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Cross-border fashion shopping booms as consumers hunt for deals

By Don-Alvin Adegeest


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A woman shopping. Credits: Pexels

Rising prices are driving more consumers to shop across borders for fashion deals, with an appetite for discounted and unique items outweighing trust concerns, according to new research.

A survey of 2,000 consumers in the US and UK by e-commerce platform Nosto found that 70 percent of cross-border online shoppers are likely to purchase fashion and accessories from retailers abroad. The biggest lures are lower prices (cited by 41 percent) and a desire for unique or unusual items (33 percent).

Overall, 53 percent of respondents said surging inflation at home has made them more inclined to seek affordable purchases internationally. Alarmingly, 29 percent said they would even consider buying counterfeit brands overseas if they were cheaper - a figure that jumped to 45 percent among Gen Z shoppers aged 16-24.

"We're seeing increasing merchant interest in selling fashion cross-border as they chase growth opportunities," said Matthäus Bognar, Nosto's general manager for EMEA and APAC. "But a lack of consumer trust remains a hurdle."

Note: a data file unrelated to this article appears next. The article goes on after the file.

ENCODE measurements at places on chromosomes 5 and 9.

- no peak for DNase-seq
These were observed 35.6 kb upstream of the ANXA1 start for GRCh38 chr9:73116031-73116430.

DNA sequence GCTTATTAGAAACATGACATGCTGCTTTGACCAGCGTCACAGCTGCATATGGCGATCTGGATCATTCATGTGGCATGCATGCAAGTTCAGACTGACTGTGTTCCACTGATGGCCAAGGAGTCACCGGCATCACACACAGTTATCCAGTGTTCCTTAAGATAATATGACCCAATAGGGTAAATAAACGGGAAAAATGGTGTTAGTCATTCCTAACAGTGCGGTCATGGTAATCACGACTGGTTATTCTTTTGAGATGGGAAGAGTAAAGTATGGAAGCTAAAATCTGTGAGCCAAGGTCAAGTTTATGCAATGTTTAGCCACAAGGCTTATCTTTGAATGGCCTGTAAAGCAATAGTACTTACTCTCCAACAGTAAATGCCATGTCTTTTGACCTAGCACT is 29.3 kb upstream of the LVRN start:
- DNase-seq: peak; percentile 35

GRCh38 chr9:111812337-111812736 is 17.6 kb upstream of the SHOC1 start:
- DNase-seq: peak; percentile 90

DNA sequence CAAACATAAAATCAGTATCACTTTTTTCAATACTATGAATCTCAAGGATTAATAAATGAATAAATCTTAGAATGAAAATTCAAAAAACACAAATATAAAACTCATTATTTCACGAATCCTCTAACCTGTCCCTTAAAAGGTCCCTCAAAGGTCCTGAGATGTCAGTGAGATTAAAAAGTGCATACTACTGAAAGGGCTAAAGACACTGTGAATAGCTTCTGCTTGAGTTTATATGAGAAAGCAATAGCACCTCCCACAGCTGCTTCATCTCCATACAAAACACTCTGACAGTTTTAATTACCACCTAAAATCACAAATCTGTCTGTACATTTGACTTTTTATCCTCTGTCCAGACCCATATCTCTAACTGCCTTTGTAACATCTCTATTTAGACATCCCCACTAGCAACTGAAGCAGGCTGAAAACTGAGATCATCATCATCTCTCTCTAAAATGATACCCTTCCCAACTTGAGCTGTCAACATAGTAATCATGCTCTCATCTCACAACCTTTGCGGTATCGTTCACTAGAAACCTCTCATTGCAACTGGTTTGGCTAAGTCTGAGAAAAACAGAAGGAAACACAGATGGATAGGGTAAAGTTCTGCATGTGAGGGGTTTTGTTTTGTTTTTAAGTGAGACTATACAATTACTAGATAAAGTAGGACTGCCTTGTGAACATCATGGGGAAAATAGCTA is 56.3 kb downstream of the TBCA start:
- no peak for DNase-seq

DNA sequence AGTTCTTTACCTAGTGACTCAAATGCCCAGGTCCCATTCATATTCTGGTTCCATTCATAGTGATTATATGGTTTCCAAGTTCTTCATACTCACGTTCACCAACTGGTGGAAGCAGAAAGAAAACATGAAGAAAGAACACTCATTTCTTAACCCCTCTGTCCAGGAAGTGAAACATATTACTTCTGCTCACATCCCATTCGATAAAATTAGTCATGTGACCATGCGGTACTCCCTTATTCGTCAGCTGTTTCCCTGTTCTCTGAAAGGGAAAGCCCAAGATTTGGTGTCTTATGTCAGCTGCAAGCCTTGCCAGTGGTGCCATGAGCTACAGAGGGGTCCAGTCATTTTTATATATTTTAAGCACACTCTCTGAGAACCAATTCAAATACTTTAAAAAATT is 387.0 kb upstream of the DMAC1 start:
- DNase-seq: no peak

Price-driven shoppers

The research highlights three areas retailers must focus on: providing clear information on taxes, duties and returns; offering localized social proof like customer reviews; and enhancing the online experience with local currencies and relevant product recommendations.

While 52 percent had made a cross-border purchase in the past year, 60 percent said they trust international retailers less than domestic ones. Concerns included difficulties returning items (50 percent), poor quality goods (47 percent) and counterfeits (46 percent).

Ironically, suspiciously low prices were the biggest deterrent, suggesting some appetite for discounts comes with quality guardrails. Chinese marketplaces like Temu and AliExpress are gaining traction, with 54 percent saying they would consider these players.

But ESG factors loom, with 67 percent rejecting retailers linked to forced labour and 49 percent fretting over emissions from long-distance shipping.

Tax free shopping